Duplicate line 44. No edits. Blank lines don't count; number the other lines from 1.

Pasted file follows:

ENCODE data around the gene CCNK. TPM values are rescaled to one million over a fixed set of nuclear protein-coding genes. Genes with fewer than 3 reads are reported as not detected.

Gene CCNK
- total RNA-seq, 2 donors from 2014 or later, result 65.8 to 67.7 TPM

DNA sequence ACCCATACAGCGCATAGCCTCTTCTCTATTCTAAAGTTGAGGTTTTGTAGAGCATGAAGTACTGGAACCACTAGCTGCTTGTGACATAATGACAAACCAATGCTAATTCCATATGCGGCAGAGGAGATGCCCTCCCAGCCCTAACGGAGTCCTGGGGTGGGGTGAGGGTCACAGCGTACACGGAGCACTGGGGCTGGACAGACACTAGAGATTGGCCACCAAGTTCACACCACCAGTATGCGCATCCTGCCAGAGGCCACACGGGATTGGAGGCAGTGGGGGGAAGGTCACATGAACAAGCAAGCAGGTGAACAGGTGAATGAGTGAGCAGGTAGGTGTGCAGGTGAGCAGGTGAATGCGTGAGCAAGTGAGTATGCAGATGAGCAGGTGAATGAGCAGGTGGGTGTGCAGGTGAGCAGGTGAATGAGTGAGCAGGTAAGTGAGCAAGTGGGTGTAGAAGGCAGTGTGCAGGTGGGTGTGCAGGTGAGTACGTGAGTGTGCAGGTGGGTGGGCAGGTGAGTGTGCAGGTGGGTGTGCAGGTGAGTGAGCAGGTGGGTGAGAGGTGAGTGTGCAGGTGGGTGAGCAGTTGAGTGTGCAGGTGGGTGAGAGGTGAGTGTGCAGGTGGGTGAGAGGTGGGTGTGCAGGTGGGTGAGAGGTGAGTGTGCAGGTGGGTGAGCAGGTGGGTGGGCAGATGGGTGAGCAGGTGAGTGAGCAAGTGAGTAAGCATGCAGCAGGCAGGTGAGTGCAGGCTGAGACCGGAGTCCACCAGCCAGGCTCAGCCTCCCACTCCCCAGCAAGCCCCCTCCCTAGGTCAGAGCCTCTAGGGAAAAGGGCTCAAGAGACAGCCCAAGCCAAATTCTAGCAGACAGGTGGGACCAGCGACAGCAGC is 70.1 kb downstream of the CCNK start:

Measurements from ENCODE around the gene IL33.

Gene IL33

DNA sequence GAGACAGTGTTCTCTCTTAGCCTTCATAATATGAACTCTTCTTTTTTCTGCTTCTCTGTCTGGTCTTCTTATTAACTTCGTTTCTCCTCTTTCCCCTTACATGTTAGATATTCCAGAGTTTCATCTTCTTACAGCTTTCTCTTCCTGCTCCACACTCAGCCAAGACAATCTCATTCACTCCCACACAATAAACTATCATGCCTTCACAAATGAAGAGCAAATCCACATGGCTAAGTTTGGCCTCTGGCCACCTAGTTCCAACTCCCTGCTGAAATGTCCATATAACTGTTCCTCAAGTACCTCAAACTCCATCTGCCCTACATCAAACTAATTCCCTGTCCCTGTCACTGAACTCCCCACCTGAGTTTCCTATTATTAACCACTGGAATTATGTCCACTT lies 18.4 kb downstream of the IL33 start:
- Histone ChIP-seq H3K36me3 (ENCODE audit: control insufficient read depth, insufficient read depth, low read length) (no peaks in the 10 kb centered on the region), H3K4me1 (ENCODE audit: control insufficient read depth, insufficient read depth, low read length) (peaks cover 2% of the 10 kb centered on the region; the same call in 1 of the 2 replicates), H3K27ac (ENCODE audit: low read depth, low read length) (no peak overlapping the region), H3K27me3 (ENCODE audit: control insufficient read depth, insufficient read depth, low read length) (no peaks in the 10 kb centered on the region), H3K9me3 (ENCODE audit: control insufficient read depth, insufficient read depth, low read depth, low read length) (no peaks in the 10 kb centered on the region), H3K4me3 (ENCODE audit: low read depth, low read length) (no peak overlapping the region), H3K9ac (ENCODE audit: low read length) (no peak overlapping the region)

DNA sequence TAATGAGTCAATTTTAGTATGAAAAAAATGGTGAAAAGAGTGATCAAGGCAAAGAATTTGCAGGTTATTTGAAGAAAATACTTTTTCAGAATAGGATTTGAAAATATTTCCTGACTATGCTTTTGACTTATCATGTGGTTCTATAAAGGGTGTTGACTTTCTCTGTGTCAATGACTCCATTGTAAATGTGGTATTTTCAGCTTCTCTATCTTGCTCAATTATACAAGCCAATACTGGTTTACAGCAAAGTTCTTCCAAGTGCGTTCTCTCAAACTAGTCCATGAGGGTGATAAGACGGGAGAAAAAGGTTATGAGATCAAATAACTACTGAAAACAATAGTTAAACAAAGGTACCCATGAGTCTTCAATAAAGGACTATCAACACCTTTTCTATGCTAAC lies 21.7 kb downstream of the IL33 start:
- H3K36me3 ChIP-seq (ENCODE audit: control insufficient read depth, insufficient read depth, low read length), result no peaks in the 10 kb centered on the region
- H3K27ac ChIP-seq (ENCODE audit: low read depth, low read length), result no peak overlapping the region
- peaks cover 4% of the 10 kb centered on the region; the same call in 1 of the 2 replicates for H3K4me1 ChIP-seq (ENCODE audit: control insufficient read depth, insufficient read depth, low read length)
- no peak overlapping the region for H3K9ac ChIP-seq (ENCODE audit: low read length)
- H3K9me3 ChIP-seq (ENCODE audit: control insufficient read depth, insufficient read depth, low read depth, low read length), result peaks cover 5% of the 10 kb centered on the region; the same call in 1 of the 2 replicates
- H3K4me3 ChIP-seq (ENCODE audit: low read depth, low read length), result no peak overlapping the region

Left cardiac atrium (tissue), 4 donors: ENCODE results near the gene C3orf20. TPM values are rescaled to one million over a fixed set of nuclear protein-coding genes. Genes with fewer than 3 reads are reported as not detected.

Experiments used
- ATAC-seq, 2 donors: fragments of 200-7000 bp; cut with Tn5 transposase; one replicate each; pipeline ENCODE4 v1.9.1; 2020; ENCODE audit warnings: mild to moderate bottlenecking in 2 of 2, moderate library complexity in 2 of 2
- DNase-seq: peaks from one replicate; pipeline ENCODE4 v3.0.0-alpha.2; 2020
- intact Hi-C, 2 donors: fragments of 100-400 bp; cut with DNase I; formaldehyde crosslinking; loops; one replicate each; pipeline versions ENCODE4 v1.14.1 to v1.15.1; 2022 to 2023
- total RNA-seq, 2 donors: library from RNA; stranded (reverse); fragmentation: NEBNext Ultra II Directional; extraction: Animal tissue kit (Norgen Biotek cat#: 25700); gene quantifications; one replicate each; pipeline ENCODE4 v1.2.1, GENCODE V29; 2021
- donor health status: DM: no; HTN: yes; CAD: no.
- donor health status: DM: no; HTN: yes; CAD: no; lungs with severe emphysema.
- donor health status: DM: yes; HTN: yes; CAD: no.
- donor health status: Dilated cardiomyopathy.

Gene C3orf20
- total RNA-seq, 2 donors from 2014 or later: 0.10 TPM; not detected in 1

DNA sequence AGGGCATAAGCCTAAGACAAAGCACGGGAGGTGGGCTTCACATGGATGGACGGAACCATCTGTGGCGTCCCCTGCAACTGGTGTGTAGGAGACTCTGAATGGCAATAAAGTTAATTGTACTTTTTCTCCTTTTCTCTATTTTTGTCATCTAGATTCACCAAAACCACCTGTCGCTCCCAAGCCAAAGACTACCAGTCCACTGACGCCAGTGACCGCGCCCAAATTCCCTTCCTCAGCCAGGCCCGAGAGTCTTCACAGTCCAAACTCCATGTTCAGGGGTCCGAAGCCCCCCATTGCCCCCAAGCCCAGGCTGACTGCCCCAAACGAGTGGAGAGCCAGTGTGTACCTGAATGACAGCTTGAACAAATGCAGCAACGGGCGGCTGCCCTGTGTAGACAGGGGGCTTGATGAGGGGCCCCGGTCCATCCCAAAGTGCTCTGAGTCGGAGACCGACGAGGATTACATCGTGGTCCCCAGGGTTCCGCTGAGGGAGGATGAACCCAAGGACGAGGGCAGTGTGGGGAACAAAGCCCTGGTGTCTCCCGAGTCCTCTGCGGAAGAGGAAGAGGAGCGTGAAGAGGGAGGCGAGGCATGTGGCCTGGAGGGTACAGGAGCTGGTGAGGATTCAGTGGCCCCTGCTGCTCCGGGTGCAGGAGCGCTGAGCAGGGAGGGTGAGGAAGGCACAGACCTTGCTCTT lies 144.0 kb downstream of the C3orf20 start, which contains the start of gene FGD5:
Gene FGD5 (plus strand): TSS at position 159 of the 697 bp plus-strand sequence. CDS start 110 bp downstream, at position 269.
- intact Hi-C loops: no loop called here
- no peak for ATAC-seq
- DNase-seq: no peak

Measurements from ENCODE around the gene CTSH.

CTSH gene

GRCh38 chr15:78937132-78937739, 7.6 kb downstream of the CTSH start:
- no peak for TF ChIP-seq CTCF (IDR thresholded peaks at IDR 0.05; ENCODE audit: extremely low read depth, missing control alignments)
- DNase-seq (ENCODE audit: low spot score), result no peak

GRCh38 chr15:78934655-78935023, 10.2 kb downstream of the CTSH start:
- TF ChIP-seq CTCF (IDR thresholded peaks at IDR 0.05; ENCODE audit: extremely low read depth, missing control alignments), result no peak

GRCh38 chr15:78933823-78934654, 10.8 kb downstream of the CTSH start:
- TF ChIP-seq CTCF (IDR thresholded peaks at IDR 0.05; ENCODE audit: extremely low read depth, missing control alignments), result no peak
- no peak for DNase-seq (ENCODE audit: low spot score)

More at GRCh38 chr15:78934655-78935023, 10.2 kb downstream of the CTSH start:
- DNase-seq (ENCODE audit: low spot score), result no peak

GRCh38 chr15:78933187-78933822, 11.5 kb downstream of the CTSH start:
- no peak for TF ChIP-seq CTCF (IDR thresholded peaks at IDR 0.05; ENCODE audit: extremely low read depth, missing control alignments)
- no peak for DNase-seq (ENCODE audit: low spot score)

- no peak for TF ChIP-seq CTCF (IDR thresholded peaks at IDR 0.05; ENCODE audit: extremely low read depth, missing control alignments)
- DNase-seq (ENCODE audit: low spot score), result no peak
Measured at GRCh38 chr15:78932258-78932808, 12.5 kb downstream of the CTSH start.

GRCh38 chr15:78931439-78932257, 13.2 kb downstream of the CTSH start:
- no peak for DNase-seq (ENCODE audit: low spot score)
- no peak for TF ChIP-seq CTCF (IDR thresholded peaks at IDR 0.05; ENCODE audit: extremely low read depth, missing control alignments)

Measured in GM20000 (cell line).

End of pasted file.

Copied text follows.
- DNase-seq (ENCODE audit: low spot score), result no peak